When Benning came to town he said this is a team he can turn around quickly. He then continued to say a lot of stuff over 3 years that blew up in his face.

          To suggest Benning does not deserve criticism and doubt is laughable and sad.

          • Canuck4Life20

            JD’s ball washer sure would know about things blowing up in his face, wouldn’t you little man? Are you sure you want to keep bringing up things that were said years ago, or do I need to remind everyone about the time you compared Benning to a deadbeat dad?

    • Settlebower

      It’s a fair argument, but with the evolution of the butterfly style and a move toward really large goaltenders that we’ve seen in the last 15 to 20 years, I still think the era plays a role. The “never called” hooking and holding era spilled into the butterfly goaltending era, but hooking and holding gets all the glory.there are a lot of reasons why statistical parameters change over time. I think the Art Ross stats from Bossy’s era bear that out. Personally, I like that the game seems to be trending back that way in terms of smaller more skilled skaters, but I think big butterfly goalies are here to stay.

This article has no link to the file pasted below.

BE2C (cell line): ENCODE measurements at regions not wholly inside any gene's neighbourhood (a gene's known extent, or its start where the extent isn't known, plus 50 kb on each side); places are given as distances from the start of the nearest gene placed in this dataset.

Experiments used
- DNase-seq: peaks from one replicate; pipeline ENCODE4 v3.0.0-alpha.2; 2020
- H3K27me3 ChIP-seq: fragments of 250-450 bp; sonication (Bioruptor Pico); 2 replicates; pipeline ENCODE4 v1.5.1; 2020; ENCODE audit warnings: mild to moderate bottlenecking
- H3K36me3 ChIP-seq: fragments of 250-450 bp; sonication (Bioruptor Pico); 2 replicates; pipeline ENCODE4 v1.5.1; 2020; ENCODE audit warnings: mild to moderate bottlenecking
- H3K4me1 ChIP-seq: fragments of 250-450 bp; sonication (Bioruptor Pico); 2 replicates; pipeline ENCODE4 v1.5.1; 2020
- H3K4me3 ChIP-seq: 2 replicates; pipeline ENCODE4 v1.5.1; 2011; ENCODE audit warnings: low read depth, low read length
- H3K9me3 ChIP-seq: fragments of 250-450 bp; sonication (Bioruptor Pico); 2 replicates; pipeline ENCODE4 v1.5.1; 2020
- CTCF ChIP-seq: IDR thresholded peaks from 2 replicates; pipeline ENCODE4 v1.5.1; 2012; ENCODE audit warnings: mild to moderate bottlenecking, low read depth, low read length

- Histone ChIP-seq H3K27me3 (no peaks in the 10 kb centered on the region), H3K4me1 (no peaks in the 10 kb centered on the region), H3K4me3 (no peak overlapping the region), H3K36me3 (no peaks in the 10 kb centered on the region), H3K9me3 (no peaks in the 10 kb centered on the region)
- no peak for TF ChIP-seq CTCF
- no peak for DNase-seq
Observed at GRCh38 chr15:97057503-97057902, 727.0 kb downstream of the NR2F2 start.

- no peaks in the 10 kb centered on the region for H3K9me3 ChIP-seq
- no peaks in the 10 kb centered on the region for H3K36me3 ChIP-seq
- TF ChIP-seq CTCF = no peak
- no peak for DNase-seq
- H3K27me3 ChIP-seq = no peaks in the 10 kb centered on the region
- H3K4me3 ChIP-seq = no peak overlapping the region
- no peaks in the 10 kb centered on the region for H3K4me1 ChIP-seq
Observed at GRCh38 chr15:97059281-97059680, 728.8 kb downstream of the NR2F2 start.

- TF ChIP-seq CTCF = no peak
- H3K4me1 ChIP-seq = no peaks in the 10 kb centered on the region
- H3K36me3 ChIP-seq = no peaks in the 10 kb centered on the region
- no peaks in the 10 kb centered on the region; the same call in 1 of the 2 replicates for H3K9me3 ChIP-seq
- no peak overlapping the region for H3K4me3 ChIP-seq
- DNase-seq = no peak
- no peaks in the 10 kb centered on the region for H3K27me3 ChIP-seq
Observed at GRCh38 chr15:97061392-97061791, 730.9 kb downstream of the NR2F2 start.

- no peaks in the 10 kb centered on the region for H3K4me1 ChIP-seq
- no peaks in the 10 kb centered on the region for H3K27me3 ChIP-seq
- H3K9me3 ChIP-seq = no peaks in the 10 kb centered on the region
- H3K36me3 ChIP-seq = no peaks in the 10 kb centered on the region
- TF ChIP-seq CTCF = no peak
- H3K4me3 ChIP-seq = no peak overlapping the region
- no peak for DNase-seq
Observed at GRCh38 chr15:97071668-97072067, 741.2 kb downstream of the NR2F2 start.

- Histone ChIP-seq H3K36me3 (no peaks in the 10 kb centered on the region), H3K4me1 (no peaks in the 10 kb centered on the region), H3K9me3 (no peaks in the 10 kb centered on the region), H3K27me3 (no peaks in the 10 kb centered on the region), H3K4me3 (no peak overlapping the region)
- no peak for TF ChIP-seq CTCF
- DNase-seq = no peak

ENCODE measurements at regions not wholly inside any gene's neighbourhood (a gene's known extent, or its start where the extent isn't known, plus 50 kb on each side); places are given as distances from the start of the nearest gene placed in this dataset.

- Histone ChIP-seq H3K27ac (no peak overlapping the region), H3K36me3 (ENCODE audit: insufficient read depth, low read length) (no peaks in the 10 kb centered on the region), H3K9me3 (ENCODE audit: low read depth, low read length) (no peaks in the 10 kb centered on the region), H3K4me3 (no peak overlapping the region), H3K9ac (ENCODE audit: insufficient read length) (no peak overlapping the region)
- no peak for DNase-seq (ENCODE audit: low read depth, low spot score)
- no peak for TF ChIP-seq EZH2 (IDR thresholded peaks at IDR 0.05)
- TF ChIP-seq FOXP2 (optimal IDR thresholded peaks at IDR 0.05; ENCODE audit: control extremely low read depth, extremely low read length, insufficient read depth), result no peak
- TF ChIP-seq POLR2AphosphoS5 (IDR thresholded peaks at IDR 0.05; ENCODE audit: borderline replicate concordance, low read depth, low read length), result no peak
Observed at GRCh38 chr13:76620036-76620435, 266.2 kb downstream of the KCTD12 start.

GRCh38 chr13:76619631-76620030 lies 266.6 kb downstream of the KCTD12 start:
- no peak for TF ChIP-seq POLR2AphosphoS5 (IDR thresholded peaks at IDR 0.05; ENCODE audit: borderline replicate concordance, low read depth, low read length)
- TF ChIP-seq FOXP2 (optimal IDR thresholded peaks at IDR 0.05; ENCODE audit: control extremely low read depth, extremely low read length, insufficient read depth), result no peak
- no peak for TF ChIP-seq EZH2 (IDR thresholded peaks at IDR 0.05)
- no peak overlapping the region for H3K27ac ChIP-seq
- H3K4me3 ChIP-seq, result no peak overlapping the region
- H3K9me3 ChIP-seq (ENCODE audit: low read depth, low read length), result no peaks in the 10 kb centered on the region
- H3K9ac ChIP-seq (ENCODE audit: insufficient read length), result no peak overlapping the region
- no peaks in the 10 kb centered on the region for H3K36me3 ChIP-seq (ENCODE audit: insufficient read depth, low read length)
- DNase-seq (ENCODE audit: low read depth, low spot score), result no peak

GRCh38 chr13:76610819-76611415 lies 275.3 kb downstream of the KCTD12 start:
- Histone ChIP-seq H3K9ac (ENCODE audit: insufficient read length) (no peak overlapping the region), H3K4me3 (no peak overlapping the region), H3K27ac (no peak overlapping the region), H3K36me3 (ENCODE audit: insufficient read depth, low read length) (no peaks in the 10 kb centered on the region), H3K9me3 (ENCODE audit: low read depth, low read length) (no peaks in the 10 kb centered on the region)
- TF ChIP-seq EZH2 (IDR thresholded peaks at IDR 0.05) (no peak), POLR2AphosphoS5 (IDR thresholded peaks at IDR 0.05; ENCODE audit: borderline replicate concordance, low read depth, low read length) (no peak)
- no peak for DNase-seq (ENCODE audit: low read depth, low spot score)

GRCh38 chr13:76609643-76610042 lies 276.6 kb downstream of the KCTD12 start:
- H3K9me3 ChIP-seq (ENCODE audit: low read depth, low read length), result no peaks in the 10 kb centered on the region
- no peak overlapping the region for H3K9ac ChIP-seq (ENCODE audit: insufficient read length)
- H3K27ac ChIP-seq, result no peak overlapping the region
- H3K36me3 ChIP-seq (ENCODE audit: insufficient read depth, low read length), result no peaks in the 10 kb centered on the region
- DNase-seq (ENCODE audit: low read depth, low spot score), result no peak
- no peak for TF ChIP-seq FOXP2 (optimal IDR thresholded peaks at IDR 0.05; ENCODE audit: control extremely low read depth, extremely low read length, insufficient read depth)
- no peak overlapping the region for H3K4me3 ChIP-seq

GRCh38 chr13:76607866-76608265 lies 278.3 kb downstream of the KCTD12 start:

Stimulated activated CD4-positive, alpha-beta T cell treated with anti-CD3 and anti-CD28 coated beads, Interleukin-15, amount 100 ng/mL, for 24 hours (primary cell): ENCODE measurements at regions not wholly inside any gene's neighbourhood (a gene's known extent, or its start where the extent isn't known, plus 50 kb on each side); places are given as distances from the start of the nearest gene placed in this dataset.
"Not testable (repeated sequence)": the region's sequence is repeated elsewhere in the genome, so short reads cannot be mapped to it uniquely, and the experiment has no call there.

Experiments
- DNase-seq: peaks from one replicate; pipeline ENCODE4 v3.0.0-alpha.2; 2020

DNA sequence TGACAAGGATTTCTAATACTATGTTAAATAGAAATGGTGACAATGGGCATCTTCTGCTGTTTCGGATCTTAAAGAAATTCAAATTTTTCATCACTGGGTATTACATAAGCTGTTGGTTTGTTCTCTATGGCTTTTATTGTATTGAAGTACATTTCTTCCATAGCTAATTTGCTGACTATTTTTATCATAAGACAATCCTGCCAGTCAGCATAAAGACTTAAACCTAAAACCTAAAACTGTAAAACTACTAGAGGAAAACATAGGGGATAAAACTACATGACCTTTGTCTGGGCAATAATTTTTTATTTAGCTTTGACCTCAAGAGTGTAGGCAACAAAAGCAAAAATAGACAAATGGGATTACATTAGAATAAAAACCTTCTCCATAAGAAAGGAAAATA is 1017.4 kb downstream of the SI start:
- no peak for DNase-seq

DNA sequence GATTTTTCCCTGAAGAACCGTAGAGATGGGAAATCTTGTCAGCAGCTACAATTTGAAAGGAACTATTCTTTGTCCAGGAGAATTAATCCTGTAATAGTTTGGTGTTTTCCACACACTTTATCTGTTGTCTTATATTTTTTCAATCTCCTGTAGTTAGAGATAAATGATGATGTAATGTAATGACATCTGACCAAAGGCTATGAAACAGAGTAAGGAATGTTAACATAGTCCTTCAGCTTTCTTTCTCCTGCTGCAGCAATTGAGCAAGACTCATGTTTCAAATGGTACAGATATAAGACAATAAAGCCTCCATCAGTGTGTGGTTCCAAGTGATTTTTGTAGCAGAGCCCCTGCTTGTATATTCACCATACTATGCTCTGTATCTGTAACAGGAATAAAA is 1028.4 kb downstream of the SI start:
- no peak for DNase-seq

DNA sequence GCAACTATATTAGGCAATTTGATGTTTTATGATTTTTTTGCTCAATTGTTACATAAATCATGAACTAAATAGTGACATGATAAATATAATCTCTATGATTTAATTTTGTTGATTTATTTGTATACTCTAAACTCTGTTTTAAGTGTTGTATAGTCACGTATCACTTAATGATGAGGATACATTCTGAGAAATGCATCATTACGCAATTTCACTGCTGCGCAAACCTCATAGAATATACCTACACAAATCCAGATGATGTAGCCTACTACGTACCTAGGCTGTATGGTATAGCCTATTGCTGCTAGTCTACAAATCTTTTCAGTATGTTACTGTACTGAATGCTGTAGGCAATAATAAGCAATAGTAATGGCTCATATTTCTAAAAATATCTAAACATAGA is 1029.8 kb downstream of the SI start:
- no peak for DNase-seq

• TD

    The thought that the older free agents, including the new three, should automatically make the team over the 22-25 crowd pisses me off. I get that it would look bad to send a newly signed player down, but it should be about what’s best for the team. They can all be lost to waivers. The older players will not improve, but will regress. The 22-25 crowd may still improve and can be a longer term asset. I actually support sending the waiver eligible players down to protect the asset, but I see Goldobin, Leipsic and Granlund being more likely than Gagner to be claimed off waivers.

    • DogBreath

      Part of the equation is that this team won’t likely be good this year and there’s a lot of upside to having success as a young unit in Utica. It’s probably mostly about where are the young kids going to develop best. If management feels a young guy has significantly outperformed a vet and this performance can be sustained, they’ll give him a spot. Management has probably learned from the McCann/ Virtanen rush to the nhl and recognize if they develop the kids properly, they have the makings of a good foundation. Rush them, have some failed prospects, and it sets the rebuild back. so why rush them when everyone knows this will be a difficult year?